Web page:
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Re: Tea Party Polling

Topics: Chris Bowers , CNN/ORC , Measurement , National Journal column , Tea Party movement

Does the just released CNN/Opinion Research Corporation poll overstate "active support" for the Tea Party movement? They report "roughly 11 percent of all Americans say they have actively supported the tea party movement, either by donating money, attending a rally, or taking some other active step to support the movement." That number strikes Ben Smith as "surprisingly large," and Chris Bowers notes that respondents often exaggerate their true levels of activism. They are both right to caution us against interpreting these results too literally, but it's worthy considering how the CNN pollsters arrived at the 11% estimate and what it means.

In my column on polling on the Tea Party movement yesterday, I reported two findings from national polls released last week: The number of hard core Tea Party supporters is relatively small (somewhere in the mid-to-upper teens, depending on the measure), while 45% tell the Washington Post/ABC poll they at least "somewhat agree" with the Tea Party positions on issues.

The results of the CNN poll are broadly consistent:

  • The CNN poll finds 15% of adults say they "strongly support" the Tea Party, very similar to the 14% who told said they "strongly agree" with the Tea Party movement's positions on issues on the Post/ABC poll and slightly less than the 18% who say they consider themselves to be "supporters" of the movement on the Times/CBS poll.
  • CNN also finds a total of 35% who at least "moderately support the party. That is less than the 45% who say they agree with the Tea Party on issues in the Post/ABC post, but mostly because CNN offered the explicit choice "or don't you know enough about the Tea Party to say?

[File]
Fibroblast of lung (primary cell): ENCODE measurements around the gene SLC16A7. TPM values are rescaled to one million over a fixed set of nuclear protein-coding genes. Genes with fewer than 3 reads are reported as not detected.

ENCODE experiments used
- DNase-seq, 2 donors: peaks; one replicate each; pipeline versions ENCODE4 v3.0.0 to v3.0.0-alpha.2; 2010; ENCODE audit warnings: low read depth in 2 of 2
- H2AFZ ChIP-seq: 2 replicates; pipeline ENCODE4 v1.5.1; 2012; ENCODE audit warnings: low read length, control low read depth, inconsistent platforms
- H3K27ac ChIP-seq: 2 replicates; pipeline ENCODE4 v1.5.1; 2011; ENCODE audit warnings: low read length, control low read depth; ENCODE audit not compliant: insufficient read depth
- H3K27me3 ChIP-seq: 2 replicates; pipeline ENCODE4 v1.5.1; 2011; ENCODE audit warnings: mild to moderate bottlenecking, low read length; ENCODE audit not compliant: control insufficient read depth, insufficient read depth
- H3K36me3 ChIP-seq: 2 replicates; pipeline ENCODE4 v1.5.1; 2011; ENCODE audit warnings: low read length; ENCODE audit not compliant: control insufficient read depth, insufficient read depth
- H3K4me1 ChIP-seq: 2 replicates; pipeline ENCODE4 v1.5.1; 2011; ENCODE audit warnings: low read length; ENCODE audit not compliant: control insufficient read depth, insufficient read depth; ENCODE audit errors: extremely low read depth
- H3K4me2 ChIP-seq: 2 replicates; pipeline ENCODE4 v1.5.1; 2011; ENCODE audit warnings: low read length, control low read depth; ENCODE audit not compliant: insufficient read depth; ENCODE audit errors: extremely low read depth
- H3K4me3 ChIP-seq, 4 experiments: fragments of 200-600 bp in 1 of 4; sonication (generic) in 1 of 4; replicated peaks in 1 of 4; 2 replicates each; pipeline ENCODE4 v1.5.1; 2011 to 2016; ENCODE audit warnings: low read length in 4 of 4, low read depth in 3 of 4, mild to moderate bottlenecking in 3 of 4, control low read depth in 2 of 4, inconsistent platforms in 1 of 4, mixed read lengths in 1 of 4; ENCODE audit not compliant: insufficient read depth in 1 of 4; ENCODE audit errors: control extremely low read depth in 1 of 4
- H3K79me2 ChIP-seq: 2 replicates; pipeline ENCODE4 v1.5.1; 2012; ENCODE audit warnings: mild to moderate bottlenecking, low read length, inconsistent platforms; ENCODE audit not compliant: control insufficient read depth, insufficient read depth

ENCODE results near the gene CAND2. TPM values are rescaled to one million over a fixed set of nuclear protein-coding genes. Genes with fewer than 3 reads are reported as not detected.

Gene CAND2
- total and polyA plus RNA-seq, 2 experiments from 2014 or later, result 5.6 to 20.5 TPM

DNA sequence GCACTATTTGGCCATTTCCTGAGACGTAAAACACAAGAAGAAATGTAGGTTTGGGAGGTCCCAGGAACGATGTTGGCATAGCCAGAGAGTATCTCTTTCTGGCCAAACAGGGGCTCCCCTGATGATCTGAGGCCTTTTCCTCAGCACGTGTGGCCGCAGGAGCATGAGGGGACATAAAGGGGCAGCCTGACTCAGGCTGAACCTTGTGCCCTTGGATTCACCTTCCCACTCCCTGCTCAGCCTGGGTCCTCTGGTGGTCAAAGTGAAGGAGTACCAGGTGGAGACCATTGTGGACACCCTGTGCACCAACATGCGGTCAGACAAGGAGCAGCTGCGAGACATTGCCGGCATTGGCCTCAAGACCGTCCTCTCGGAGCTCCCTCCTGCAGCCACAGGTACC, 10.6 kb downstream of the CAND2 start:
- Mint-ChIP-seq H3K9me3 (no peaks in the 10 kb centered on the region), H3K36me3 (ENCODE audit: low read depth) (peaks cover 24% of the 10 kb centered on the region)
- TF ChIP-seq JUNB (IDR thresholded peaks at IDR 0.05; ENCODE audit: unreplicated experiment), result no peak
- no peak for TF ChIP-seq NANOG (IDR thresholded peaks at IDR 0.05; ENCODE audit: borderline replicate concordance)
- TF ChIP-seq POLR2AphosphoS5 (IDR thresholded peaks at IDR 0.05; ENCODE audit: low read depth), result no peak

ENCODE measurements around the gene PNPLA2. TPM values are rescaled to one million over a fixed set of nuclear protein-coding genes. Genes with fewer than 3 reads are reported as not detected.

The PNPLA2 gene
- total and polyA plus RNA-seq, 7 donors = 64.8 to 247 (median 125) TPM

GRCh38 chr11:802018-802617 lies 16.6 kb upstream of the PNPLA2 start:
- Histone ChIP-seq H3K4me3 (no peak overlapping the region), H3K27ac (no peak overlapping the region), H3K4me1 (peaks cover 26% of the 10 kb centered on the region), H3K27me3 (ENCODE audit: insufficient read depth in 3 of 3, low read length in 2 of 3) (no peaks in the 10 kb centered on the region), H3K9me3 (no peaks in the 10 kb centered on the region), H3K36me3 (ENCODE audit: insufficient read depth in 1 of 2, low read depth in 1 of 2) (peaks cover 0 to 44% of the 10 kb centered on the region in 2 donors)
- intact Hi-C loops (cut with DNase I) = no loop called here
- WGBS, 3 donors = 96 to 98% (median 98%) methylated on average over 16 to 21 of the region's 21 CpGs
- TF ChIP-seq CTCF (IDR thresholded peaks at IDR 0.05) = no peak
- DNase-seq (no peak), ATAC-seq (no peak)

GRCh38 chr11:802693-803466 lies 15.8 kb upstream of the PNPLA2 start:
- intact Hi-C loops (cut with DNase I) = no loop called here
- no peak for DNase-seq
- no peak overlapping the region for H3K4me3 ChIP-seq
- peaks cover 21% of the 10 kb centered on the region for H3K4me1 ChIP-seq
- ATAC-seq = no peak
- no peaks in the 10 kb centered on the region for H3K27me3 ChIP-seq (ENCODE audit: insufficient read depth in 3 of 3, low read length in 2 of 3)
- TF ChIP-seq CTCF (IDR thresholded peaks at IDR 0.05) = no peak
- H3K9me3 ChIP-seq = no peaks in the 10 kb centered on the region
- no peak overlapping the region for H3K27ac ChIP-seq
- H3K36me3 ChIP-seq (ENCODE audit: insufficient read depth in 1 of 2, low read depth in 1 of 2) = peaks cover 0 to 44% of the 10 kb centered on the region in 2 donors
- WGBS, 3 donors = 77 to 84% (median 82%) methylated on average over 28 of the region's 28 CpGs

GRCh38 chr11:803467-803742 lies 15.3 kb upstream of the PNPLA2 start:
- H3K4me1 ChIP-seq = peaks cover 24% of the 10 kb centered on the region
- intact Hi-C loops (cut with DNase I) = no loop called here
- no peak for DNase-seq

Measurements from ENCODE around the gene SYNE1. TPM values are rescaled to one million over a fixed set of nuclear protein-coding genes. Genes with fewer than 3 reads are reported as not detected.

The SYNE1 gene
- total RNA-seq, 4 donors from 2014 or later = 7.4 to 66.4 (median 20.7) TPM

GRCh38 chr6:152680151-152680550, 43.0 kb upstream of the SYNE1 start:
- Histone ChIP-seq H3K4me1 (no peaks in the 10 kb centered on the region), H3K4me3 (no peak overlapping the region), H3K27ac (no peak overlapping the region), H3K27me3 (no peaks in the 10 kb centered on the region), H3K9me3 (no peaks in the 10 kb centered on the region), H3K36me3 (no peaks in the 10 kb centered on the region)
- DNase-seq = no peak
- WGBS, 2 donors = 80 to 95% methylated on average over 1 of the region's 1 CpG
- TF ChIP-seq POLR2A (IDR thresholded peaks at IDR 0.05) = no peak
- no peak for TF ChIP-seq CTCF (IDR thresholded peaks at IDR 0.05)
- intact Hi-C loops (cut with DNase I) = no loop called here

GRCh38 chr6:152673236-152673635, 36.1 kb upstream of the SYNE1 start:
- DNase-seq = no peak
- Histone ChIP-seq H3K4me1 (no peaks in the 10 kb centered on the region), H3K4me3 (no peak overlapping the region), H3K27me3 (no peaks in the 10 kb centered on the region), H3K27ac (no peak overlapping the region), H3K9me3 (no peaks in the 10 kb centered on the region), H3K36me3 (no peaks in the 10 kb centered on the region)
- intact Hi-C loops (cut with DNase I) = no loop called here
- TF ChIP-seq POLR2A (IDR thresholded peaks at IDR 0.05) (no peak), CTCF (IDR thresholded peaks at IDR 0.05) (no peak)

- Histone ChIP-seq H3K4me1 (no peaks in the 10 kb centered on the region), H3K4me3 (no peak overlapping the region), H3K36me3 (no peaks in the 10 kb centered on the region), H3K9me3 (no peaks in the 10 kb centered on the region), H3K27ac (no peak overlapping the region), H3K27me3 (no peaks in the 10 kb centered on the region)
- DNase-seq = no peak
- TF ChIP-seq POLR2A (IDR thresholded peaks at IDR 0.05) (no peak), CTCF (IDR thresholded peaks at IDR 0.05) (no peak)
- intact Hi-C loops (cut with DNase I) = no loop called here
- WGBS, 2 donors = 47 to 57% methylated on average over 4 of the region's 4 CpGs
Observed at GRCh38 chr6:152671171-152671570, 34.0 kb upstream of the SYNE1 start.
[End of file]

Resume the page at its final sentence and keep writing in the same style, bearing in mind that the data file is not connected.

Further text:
But the 11% statistic comes from three separate questions asked on the CNN survey.

2010-02-17-CNN-tea-party.png

The combine the results to find that a total of 11% of adults answer yes to any of the three questions. The number who say they have given money to the Tea Party movement is relatively small (2%). As Bowers guesses, a good chunk of the 11% -- probably about half -- comes from the 7% who say they "took any other active steps" to support the movement, which is obviously a pretty soft measure.

And Bowers is right that survey respondents tend to overstate all sorts of political participation, past voting, intent to vote, political giving, even how often they watch news broadcasts. So a literal interpretation of these statistics is not recommended. I would also caution against assuming that the Tea Party enthusiasts are unique on this score. I don't have a ready link, but political scientists have been studying vote over-reporting for decades and I do not recall reading about differences by political party or ideology.

The larger point here is that there is a relatively small number (10% to 20%) of Americans who express very strong sympathy to something called the Tea Party movement.    The recent polls, including this new one from CNN, tell us a great deal about who those Americans are and what they believe.

 

Comments
GARY WAGNER:

Relatively small number? When is the last time you have seen a presidential election won by more than a 7% spread? 10% to 20% makes all the difference in the world - especially when they are energizer.